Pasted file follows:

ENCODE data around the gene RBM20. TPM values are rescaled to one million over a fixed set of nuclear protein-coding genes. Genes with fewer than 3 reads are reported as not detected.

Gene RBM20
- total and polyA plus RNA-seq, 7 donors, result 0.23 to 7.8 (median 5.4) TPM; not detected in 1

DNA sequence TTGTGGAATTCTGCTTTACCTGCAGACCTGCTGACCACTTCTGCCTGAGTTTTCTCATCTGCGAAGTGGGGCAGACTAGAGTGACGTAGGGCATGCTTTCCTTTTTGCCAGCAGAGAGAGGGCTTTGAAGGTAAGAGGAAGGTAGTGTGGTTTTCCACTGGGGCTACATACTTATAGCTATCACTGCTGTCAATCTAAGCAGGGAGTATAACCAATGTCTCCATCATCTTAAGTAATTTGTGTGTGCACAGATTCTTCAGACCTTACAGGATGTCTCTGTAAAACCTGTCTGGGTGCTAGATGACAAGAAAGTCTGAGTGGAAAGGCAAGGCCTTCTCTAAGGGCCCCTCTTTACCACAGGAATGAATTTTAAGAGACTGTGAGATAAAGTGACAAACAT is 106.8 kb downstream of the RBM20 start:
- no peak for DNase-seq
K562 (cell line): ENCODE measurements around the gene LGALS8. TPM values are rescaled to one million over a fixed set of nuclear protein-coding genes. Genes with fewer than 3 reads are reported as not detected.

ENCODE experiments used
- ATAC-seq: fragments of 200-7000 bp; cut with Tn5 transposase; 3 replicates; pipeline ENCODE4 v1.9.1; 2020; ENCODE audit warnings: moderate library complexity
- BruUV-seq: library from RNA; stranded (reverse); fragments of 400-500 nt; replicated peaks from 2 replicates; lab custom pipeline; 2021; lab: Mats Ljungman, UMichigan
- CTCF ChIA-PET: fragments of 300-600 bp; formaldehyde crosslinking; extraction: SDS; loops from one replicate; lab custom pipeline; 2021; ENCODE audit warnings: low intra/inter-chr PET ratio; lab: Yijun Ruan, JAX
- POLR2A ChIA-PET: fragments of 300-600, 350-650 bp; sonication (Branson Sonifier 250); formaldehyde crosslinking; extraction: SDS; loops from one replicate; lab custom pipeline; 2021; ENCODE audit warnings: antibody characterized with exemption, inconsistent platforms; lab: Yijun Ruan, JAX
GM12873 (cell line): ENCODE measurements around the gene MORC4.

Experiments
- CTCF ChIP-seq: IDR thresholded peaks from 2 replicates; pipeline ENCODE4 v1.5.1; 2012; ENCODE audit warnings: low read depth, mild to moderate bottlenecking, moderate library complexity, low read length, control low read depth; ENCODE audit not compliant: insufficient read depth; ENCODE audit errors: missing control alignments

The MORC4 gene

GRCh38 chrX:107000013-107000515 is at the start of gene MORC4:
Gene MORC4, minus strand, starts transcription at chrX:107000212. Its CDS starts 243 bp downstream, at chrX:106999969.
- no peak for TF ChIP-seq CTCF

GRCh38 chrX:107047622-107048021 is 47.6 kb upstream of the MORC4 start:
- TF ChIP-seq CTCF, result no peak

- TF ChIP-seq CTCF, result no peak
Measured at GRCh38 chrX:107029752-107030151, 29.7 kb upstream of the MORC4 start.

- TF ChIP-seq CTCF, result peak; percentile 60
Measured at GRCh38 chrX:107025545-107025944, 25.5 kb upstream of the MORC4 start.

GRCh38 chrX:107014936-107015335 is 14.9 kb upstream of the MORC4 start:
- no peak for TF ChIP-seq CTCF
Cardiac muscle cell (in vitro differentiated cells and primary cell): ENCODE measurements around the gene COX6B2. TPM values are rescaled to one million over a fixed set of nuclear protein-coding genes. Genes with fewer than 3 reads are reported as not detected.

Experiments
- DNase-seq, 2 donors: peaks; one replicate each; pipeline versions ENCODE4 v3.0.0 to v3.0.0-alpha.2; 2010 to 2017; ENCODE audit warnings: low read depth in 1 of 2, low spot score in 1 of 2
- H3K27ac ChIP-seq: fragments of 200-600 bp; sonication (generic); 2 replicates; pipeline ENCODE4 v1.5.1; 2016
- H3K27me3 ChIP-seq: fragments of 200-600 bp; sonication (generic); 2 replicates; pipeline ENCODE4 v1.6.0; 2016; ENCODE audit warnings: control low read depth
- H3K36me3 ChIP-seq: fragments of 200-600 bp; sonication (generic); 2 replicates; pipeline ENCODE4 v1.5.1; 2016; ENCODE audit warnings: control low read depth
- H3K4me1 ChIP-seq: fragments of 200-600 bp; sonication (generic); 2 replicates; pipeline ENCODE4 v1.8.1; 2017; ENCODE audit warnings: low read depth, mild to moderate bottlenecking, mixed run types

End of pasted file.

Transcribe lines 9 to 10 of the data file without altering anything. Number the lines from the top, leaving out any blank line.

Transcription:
- BruUV-seq: library from RNA; stranded (reverse); fragments of 400-500 nt; replicated peaks from 2 replicates; lab custom pipeline; 2021; lab: Mats Ljungman, UMichigan
- CTCF ChIA-PET: fragments of 300-600 bp; formaldehyde crosslinking; extraction: SDS; loops from one replicate; lab custom pipeline; 2021; ENCODE audit warnings: low intra/inter-chr PET ratio; lab: Yijun Ruan, JAX